Response to Austrains' announcement of a C30 tank and C30T
An Announcement from Austrains - SDS acquisition
Connecting loco and tender - Hornby Top Tips
Trainorama 830 class 847 review
Under the Portuguese Sun - Tree planting
Bachmann new GWR Earl Class review
Reconnecting with a childhood hobby
James May urges nation to 'save Hornby' as shares plunge 62%
Hornby boss quits after third profit warning in five months
Statement from Ixion Model Railways Ltd
Chalk marks, usually at the end of car sides, was used as a communications device for car routing. Chalk marks indicated marshalling instructions, the car's general destination, setting out, lifting, outbound train number and other miscellaneous messages. This was in the era before paper "journals" or computer-generated train manifests.
CHALK MARKS IN THE STEAM ERA
Chalk was bought in quantities by the railway. Canadia Pacific purchased boxes 1x4-inch sticks named Chalkall from Binney & Smith by the gross. Division points were common places for chalk marks to be applied, indicating switching or marshalling instructions for the next division yard, or a particular town on the route - "shorts". Even more specific marks were for individiual tracks on which the car was to be set-out, or the car's commodity.These marks were not meant to be permanent. They could be 'rubbed out' as if on a blackboard, when no longer relevant or needed. Early graffiti, including hobo marks, was also made with chalk. CHALK MARKS IN THE DIESEL ERA
There may have been some old heads that still used chalk marks when they were no longer necessary, made obsolete by technology. The advent of ACI labels and the introduction of computers in car routing made these redundant.CHALK MARKS OR GRAFFITI?
Chalk marks are not graffiti. For graffiti, I've done the odd 'Bozo Texino' or 'Pepe', someone's name or a city name. Once rattle cans of spray paint came along, the game changed. Many modern freight cars are nearly covered with graffiti. Modelling 1970, nominally, I don't have to contend with this scourge, ethically, legally or in my modelling. MODELLING CHALK MARKSI use a white gel pen to make my HO scale chalk marks. The resulting lettering is really vivid and bright. It catches my eye when I bring a car onto the layout. In future, I may weather some of the chalk marks with some dilute craft paint overbrushed to dull them. I also add weathering and ACI labels, and I still have remnants of Consolidated stencils, re-weigh re-stencils and occasional U-1 wheel dots.Due to frequent car handling on and off the layout, I will probably never be the cut lever and roofwalk replacement kind of modeller. I've found that adding this type of detail enhances the realism of my rolling stock fleet and it's something that I can't dislodge by accident!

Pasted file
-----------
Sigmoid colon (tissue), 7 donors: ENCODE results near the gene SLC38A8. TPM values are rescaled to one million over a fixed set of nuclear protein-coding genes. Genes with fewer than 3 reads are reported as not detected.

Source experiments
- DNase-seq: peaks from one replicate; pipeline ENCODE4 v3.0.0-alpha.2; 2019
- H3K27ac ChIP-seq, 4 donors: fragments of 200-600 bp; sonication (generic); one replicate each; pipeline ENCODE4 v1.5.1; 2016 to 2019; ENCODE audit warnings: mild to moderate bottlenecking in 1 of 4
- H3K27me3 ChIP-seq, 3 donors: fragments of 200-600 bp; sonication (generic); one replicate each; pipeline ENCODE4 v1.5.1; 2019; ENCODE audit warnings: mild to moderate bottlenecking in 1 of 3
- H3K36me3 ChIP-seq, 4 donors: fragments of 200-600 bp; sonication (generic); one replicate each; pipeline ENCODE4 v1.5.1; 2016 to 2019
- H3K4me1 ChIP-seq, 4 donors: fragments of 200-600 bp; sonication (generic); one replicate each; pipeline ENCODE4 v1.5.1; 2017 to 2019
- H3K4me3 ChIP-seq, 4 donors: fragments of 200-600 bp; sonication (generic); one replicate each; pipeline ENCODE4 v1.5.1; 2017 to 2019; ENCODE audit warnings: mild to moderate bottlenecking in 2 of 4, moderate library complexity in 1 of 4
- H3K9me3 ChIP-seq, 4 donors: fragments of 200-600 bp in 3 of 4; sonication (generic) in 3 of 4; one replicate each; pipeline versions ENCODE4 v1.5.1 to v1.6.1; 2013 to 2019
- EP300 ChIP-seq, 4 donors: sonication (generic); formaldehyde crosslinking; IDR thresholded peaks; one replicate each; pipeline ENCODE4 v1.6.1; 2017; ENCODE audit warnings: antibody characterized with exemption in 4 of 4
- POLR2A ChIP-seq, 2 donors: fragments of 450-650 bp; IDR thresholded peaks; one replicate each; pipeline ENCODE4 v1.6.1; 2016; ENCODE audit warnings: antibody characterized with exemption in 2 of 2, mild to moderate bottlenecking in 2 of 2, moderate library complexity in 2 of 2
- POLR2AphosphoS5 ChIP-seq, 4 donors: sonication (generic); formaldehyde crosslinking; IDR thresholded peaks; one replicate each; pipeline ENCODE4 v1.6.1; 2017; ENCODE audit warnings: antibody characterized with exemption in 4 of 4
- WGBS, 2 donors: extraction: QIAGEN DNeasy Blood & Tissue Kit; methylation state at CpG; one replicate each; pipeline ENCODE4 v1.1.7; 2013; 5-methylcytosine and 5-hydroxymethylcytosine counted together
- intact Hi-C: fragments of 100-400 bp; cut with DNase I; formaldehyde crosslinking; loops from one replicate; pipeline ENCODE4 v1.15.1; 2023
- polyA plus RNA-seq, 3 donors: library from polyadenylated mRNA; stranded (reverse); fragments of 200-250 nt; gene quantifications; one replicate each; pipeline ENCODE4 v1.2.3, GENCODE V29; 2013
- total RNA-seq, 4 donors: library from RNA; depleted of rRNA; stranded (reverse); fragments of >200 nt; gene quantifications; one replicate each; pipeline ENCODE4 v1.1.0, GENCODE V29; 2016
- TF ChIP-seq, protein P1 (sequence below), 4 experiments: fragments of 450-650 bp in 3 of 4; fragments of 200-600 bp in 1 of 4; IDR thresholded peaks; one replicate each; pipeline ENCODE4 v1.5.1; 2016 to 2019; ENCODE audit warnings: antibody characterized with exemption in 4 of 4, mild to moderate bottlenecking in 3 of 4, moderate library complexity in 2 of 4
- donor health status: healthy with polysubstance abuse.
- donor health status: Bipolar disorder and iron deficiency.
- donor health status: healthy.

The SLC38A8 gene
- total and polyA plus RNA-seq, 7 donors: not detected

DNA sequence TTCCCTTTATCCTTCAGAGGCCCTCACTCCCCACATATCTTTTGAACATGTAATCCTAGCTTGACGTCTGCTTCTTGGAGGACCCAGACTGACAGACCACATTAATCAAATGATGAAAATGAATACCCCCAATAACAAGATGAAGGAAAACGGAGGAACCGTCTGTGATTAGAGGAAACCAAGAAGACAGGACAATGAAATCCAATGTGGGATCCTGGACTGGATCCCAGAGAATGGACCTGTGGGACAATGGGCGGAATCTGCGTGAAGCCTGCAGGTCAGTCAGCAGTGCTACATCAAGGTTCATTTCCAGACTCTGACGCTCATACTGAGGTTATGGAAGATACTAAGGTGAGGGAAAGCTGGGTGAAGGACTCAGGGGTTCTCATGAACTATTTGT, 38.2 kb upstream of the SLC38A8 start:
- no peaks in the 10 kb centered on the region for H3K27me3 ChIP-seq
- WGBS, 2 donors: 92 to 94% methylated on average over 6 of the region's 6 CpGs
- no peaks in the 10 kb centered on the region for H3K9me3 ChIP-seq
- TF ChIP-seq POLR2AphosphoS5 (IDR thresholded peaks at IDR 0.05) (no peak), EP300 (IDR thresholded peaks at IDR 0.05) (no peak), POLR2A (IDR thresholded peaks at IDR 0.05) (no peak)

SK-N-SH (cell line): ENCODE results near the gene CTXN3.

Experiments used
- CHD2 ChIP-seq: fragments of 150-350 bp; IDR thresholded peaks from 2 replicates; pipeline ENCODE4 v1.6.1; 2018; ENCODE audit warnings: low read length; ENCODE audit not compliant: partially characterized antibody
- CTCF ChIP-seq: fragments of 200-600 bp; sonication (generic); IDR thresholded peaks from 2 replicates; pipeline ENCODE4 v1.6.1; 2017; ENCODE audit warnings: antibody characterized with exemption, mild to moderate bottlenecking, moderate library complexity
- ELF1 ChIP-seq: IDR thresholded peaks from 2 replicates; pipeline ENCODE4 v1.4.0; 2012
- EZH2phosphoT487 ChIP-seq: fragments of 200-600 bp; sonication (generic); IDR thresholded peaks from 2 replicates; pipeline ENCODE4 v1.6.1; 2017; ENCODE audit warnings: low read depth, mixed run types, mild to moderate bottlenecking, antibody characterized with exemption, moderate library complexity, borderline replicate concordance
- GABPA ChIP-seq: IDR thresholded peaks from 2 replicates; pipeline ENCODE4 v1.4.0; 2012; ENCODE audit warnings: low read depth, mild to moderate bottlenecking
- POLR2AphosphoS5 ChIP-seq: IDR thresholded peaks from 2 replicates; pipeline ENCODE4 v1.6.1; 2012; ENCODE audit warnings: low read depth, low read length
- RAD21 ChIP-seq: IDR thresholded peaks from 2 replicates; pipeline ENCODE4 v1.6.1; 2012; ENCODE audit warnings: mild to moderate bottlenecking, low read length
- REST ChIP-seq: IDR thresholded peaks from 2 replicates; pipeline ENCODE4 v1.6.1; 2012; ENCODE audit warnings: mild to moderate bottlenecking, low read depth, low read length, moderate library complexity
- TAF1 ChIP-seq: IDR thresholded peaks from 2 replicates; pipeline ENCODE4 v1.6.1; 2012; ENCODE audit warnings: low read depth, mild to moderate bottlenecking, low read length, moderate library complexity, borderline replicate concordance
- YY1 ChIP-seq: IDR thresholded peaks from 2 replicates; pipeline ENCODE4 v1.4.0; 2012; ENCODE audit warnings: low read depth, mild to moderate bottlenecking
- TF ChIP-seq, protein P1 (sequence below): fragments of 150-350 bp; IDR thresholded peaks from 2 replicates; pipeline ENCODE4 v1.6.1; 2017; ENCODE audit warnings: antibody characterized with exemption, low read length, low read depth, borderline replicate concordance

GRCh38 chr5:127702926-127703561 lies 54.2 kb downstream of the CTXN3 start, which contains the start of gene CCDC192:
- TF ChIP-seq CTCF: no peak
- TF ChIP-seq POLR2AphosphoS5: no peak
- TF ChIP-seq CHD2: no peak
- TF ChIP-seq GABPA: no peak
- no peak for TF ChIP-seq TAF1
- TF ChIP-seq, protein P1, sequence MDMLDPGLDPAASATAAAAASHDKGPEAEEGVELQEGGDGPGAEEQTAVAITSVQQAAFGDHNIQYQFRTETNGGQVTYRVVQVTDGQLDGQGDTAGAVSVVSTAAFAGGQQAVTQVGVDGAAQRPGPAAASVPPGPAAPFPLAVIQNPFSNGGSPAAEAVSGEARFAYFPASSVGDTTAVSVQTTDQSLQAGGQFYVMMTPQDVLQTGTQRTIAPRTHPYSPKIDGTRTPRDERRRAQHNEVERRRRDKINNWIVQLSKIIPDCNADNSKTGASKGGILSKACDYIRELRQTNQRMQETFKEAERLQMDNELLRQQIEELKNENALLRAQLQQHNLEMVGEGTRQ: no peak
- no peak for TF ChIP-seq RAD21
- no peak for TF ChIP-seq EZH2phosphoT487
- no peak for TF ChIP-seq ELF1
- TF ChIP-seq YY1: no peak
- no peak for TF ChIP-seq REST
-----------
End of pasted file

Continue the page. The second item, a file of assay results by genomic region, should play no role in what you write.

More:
Lots o' links:
Speaking of leaving his mark, this reminiscence by the inimitable Bob Fallowfield was so nicely written that I frankly stole it from his social media, because I would like to see it shared even ore widely:
Those Sunday drives.
My dad was king of the Sunday drive, especially come fall. The routine was predictable. Mom would take me to Sunday School while dad chose to worship in his shed. There’s peace to be found down each of those paths. After a quick lunch, we’d pile into our ‘78 Chev Blazer and head out for the open road. I rarely asked outright to drive by the tracks, yet there is a certain understanding between a father and a son that seldom requires words. More often than not, dad would take us on a circuitous rural route that would somehow manage to bisect every rail line in Oxford County.
I’m not sure I ever expressed it, but looking back now, I sure appreciated his understanding of my love of trains. As we took in the sights of farms and fields, and bounced over gravel and planked crossings, the hope was always present to see a headlight. Some afternoons were quiet but every so often we’d hit paydirt. Dad would clear the crossing, pull to the shoulder and the back door would spring open. Leaning back against the dusty rear bumper of our blazer, I watched in wide eyed amazement as the show of steel broke the rural calm and thundered by. As the markers faded in the distance, I returned to the backseat, clicked the lap belt and reached for my magazine. “Thanks, dad.”
And here's the visual that accompanies Bob's reminiscence - his newly-backdropped HO scale Galt Sub: Sidebar stories. Fellow blogger Steve Boyko added this list to a recent post on his blog. I'm proud to say I share Steve's taste in blogs, though I have to point out one typo. Under Trackside Treasure, the listing should have read "with a vain attempt at humour". Bit of a typo there (!)
This article first appeared on feedproxy.google.com
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